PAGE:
Overall it was a good experience and I will be using that teacher again. She was very patient with me. Right now I think once a week private Skype sessions is affordable and reasonable. Hopefully those church classes will be available soon, too, so I can have extra practice. Tomorrow I'll be near the central library, so I'm stopping in to get some books and DVDs.

Saturday, January 23, 2016

Advanced Obedience Week 5 & 6

Ongoing series of posts about what to expect in a Petsmart Advanced Obedience Class:
Week 1 & 2
Week 3 & 4

For weeks 5 & 6 we continued to work on long distance stays. I was able to put Buster in a down-stay at the back of Petsmart, walk to the front door, around the edge of the store and all the way back to him. People passed him while he was waiting on me, there were plenty of distractions, but he stayed put.

We worked on heeling with distractions, including next to another dog, with people squeaking toys, bending down to talk to him, and doing wild motions like jumping up and down. And he continued to heel every time.

We worked on "heel up". He is sitting in front of me I say "heel up" and he walks around my right side, comes from behind me to sit politely to my left so we can heel. 

We didn't have a graduation ceremony since Buster and the other dog had already taken this class before, but I did ask for a diploma.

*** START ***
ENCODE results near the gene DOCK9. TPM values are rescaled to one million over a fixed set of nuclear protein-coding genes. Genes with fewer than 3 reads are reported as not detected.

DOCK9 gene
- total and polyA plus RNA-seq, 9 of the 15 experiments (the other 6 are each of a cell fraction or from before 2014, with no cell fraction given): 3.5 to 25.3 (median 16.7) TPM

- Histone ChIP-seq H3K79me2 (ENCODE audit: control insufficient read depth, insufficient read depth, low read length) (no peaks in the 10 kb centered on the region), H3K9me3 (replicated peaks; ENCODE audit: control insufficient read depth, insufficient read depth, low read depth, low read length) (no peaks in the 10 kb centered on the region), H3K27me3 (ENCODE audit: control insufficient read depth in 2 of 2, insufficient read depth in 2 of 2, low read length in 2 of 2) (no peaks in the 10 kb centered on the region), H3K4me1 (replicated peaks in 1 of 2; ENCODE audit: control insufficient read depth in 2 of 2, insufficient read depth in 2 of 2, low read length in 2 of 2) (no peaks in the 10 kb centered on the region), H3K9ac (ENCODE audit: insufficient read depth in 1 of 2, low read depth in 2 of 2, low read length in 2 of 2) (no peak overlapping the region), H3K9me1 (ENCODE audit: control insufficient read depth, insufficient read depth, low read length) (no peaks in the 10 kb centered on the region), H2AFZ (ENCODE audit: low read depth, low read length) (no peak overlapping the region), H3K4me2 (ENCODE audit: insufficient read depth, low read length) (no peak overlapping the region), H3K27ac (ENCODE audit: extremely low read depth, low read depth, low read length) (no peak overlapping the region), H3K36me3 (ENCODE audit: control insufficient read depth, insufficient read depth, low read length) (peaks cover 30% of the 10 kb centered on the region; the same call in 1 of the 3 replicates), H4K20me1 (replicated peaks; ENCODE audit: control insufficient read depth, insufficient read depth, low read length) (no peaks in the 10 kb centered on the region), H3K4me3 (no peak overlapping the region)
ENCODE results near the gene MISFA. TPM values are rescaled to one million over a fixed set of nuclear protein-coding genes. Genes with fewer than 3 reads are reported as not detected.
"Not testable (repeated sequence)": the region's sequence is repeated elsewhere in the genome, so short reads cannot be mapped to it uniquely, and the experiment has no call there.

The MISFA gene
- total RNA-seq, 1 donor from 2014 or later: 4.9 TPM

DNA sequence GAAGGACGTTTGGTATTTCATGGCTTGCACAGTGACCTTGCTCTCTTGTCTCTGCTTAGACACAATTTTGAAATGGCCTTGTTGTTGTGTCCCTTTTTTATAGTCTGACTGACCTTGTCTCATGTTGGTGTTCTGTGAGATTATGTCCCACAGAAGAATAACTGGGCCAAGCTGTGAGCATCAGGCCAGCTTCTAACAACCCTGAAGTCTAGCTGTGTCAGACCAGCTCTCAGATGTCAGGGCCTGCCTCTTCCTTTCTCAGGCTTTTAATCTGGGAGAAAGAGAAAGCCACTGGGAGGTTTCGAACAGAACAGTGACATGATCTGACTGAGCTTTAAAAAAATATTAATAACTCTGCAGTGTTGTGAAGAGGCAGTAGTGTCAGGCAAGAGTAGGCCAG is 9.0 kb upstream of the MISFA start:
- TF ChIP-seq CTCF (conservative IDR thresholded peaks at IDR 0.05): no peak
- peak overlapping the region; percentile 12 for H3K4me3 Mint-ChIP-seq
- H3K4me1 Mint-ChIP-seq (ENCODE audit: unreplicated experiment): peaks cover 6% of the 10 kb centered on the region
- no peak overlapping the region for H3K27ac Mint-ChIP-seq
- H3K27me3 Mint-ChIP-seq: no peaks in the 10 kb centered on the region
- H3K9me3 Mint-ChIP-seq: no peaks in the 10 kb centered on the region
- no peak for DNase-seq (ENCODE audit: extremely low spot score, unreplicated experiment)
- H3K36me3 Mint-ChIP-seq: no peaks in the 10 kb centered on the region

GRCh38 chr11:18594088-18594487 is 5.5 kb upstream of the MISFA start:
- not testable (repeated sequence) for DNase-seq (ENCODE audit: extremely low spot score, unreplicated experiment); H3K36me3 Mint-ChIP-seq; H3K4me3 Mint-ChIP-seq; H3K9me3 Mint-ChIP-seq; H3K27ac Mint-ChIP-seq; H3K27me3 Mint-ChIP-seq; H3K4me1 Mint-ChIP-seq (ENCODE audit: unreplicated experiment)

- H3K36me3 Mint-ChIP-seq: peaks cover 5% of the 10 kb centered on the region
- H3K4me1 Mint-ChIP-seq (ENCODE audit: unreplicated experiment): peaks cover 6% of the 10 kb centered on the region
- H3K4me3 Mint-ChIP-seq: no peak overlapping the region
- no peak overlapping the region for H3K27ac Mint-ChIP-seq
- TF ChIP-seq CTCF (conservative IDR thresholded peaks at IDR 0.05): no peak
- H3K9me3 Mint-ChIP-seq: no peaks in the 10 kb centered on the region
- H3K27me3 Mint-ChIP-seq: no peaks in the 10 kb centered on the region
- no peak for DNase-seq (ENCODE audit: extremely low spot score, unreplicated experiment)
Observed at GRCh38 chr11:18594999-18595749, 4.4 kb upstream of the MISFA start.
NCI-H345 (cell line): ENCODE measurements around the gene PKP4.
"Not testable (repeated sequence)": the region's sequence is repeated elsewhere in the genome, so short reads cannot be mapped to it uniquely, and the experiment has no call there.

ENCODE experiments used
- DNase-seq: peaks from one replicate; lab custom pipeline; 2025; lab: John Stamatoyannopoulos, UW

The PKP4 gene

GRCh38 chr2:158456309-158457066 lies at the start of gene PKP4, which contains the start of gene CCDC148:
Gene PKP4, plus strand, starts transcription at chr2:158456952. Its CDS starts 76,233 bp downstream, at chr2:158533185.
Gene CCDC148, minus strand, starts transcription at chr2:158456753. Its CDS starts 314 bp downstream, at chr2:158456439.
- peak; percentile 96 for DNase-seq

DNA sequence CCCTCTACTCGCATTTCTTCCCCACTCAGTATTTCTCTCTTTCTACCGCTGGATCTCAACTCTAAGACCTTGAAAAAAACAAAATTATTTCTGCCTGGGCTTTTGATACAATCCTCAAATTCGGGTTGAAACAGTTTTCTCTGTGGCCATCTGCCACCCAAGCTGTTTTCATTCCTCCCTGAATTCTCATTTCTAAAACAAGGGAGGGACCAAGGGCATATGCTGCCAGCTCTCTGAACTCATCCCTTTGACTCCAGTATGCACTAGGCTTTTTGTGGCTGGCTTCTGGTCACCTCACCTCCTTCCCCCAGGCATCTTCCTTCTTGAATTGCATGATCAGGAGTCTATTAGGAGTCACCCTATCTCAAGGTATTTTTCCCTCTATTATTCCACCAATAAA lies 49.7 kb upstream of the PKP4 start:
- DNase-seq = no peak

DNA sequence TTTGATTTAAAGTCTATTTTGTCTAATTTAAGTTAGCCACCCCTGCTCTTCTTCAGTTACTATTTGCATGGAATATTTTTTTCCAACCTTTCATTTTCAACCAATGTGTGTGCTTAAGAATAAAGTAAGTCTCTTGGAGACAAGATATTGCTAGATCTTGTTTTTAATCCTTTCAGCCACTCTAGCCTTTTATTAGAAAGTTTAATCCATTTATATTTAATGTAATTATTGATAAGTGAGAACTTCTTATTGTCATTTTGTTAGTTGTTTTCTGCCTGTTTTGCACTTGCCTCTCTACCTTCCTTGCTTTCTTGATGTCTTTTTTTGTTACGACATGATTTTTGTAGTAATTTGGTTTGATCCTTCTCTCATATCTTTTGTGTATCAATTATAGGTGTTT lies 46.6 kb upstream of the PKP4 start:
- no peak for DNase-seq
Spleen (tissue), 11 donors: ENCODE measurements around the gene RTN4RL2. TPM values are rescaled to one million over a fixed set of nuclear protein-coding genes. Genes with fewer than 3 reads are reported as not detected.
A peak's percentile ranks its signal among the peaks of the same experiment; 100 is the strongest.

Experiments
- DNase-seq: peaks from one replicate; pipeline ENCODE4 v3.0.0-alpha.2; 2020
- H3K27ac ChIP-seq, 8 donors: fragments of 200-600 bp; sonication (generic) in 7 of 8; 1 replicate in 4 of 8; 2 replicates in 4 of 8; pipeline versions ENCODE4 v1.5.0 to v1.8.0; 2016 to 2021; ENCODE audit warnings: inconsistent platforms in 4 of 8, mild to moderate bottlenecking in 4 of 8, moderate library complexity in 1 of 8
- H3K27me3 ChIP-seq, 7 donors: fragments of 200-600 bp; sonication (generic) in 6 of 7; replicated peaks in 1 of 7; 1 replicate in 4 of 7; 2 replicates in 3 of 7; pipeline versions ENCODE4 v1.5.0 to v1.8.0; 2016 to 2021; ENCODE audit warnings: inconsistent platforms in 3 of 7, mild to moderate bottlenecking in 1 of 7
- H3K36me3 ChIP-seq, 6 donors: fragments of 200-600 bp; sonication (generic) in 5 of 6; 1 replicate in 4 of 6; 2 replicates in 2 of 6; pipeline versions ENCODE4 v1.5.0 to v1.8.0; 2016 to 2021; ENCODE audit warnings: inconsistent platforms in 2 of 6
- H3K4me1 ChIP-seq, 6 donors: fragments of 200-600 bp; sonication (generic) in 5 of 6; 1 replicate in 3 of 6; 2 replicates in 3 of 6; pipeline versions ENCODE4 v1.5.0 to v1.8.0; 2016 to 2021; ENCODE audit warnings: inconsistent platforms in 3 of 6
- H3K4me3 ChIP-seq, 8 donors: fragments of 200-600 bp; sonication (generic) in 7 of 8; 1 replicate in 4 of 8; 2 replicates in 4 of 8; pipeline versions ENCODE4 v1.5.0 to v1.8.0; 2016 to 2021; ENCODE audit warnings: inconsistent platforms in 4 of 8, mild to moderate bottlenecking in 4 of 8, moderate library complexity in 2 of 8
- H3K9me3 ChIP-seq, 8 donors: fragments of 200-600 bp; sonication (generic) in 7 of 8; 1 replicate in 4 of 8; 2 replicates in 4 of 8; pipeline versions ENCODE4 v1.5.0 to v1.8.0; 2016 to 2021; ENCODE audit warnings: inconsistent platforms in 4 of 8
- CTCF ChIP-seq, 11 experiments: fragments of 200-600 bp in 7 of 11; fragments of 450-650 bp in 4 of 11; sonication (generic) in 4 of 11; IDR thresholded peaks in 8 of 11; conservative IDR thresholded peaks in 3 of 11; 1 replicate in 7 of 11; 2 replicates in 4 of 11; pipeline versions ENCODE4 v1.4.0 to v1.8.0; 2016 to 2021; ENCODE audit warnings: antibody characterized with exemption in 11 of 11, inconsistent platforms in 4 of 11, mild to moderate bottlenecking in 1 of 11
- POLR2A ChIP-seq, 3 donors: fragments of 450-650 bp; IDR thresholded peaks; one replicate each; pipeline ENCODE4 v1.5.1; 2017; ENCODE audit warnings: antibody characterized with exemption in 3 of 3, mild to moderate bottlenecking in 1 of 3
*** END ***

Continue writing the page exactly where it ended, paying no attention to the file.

I taught him to make his eyes green in pictures. Smart dog.

 We will be taking the Therapy Dog class at Petsmart in the next few weeks. Very excited.

Licenses & Job Search Tips

I took my boards to get licensed by the state to practice physical therapy on January 13. It was the hardest test ever (NCPTE). There are 4 hours, 200 questions and 4 sections (50 questions each section). You may review any question in your current section, but once you submit and move on to the next section of 50 questions, you can not go back to a previous section. 50 questions total are un-scored practice questions to determine whether they should be included in future tests. You don't know which 50, though, and on the really hard ones I kept thinking "I hope this one doesn't count!".

I felt like the dumbest person ever after I left that test. I immediately went to school to pick up my diploma and stopped by my department to tell my professors how dumb I am. Every graduate of the program for 10 years has passed the boards on the first try and I said "Not this year! I failed." But they told me what I was feeling is normal and that they were confident I passed. I was not.

I'd also like to mention the PEAT (Practice Examination Assessment Tool) offered by the FSBPT (The Federation of State Boards of Physical Therapy) for $100. It comes with a practice test and a retired exam (the questions were onced used on the real exam). 99% of PTs who pass the retired exam pass their actual boards. 96% of PTAs who pass the retired exam pass their actual boards. There were 4 questions on my actual boards that I recognized from the retired PEAT I took, but overall I felt the PEAT was way too easy compared to the real thing. (You can read the entire article about how well the PEAT predicts success here.